I’m a single 32-year-old—young enough to be considered a “millennial” by some, but old enough that my Facebook feed overflows with announcements of marriages and babies.
I always press “Like.” But privately, I feel left behind in what Vanity Fair described last August as a “dating apocalypse.” Of course, plenty of single men and women like me don’t seek out one-night stands.
One speed-dating company in New York City, for example, holds a gathering almost every day.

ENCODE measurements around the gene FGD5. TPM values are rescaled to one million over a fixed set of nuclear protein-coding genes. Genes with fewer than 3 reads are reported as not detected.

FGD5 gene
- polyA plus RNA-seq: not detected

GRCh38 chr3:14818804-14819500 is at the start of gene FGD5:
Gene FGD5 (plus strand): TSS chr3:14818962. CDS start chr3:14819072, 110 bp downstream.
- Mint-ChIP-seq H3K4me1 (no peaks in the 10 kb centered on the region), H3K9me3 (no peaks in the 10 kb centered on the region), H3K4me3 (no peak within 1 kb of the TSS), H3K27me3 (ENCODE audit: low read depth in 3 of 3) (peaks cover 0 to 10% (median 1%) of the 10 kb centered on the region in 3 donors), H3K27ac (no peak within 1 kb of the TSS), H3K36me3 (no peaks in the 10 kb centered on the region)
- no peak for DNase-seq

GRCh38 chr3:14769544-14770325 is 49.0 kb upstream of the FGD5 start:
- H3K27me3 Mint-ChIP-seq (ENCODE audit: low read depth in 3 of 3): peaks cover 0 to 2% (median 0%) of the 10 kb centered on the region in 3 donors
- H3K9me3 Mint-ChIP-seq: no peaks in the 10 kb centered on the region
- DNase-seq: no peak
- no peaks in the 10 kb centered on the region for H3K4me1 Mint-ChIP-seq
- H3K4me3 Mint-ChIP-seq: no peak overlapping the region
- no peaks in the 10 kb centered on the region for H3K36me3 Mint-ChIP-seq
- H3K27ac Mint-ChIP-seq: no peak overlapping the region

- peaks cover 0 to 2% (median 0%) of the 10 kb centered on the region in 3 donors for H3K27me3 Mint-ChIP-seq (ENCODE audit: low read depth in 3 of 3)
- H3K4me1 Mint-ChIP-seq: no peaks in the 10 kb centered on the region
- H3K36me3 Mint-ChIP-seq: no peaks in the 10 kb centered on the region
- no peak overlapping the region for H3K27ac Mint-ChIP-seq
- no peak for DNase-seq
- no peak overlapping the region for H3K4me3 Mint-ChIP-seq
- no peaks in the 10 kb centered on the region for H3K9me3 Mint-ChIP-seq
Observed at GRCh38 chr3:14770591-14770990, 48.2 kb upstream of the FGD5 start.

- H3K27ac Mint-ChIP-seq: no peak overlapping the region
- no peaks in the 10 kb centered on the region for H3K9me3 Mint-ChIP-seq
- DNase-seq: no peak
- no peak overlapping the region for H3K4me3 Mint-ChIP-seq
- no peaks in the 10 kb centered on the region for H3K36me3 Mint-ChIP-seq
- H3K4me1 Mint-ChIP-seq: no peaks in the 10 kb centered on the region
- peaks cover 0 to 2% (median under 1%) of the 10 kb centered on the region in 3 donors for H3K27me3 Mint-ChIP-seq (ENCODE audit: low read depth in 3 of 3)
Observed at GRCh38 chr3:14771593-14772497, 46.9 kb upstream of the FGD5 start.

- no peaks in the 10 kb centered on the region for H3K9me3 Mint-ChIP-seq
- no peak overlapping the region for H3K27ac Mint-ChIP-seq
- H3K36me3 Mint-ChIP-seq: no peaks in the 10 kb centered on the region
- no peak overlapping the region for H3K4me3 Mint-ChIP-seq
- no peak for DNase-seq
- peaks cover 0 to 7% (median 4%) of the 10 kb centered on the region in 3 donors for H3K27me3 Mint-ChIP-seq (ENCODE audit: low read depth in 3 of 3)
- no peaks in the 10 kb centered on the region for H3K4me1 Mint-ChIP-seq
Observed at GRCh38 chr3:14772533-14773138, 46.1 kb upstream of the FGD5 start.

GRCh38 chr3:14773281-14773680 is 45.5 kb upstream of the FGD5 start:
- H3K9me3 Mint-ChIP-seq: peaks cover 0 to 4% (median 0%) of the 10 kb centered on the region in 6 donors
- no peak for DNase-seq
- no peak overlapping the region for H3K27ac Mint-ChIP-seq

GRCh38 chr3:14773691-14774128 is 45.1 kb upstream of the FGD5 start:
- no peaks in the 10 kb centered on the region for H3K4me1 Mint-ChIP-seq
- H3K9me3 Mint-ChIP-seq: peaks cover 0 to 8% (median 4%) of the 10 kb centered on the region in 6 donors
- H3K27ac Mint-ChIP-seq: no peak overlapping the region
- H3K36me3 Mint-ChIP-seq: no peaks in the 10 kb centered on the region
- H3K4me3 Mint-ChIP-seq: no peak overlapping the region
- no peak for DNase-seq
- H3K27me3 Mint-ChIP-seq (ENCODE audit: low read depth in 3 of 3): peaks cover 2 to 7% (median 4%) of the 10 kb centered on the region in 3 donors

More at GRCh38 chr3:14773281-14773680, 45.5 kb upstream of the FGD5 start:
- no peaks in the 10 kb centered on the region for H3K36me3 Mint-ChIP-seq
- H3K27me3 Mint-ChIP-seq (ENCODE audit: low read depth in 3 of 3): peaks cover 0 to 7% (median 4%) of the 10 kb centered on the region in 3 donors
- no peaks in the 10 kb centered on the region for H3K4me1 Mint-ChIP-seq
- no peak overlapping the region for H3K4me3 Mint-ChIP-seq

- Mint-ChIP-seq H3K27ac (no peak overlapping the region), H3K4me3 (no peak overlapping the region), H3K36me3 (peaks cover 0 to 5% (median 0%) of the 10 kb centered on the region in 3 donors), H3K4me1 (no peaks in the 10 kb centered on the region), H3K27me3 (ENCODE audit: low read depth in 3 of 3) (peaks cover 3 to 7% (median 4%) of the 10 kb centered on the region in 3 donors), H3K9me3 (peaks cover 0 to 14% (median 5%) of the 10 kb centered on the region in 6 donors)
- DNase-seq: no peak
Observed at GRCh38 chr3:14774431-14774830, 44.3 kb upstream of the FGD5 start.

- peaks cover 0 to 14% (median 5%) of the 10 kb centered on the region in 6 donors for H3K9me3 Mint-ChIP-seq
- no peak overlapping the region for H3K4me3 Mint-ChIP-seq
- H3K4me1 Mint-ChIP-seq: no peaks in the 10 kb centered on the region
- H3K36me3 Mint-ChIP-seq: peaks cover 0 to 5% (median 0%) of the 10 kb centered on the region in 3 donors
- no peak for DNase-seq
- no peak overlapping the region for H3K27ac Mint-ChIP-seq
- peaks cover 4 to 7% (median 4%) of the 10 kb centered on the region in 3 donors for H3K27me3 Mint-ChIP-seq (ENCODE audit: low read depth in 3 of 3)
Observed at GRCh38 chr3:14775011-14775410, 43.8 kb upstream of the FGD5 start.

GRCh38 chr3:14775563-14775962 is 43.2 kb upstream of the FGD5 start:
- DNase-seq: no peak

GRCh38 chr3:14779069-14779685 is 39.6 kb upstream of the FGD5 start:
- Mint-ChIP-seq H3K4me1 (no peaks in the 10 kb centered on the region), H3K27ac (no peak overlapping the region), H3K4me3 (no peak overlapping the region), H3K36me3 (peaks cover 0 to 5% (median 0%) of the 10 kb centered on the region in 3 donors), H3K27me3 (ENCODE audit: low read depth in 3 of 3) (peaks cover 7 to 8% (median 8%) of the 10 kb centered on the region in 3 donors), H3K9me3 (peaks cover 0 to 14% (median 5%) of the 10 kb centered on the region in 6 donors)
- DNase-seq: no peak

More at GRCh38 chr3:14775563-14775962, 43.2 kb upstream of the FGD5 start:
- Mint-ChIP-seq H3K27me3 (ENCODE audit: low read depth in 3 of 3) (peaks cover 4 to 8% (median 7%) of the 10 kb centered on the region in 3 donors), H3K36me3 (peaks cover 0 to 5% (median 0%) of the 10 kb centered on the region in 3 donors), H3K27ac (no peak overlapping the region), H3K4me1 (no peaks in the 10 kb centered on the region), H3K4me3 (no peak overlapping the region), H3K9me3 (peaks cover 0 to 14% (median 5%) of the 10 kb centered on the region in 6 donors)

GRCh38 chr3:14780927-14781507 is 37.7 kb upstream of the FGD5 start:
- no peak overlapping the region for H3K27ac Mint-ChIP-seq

SMELL-O-VISION The cover illustration for the story “Dating in a Digital World,” by Eli J. Mating involves exchanging pheromones, which provide information used by the brain outside of conscious thought.
This tiny structure hides about one centimeter inside the nose in each nostril along the middle wall, where it can sample each inhalation for pheromones.
Reis and Susan Sprecher, places the two people in perfect position for the function of the vomeronasal organ.
Until we develop some technique to transfer pheromone information via the computer screen, we will be at a loss to complete the biological process that initiates the mating protocol for our species. Editors' note: For more information on the vomeronasal organ, see “Sex and the Secret Nerve,” by R.